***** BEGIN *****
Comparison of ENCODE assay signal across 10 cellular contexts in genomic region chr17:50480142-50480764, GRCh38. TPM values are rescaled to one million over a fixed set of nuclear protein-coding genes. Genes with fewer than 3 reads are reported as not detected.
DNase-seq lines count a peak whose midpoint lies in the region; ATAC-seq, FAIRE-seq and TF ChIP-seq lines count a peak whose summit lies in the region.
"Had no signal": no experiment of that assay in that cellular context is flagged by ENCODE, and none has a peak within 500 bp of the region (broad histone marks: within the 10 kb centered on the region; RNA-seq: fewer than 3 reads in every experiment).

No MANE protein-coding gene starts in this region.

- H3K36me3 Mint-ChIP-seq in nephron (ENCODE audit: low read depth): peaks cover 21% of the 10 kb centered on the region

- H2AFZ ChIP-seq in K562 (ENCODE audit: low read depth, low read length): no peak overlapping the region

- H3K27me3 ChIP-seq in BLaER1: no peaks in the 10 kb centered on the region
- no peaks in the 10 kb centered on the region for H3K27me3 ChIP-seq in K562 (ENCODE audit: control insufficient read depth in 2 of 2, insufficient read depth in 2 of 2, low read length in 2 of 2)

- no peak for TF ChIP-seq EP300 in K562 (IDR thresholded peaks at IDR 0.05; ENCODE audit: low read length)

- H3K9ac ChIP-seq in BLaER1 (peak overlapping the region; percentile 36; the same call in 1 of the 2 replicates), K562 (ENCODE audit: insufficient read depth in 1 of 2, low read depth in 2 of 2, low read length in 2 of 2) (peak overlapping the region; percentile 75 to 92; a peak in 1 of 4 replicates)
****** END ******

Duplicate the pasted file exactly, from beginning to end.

Comparison of ENCODE assay signal across 10 cellular contexts in genomic region chr17:50480142-50480764, GRCh38. TPM values are rescaled to one million over a fixed set of nuclear protein-coding genes. Genes with fewer than 3 reads are reported as not detected.
DNase-seq lines count a peak whose midpoint lies in the region; ATAC-seq, FAIRE-seq and TF ChIP-seq lines count a peak whose summit lies in the region.
"Had no signal": no experiment of that assay in that cellular context is flagged by ENCODE, and none has a peak within 500 bp of the region (broad histone marks: within the 10 kb centered on the region; RNA-seq: fewer than 3 reads in every experiment).

No MANE protein-coding gene starts in this region.

- H3K36me3 Mint-ChIP-seq in nephron (ENCODE audit: low read depth): peaks cover 21% of the 10 kb centered on the region

- H2AFZ ChIP-seq in K562 (ENCODE audit: low read depth, low read length): no peak overlapping the region

- H3K27me3 ChIP-seq in BLaER1: no peaks in the 10 kb centered on the region
- no peaks in the 10 kb centered on the region for H3K27me3 ChIP-seq in K562 (ENCODE audit: control insufficient read depth in 2 of 2, insufficient read depth in 2 of 2, low read length in 2 of 2)

- no peak for TF ChIP-seq EP300 in K562 (IDR thresholded peaks at IDR 0.05; ENCODE audit: low read length)

- H3K9ac ChIP-seq in BLaER1 (peak overlapping the region; percentile 36; the same call in 1 of the 2 replicates), K562 (ENCODE audit: insufficient read depth in 1 of 2, low read depth in 2 of 2, low read length in 2 of 2) (peak overlapping the region; percentile 75 to 92; a peak in 1 of 4 replicates)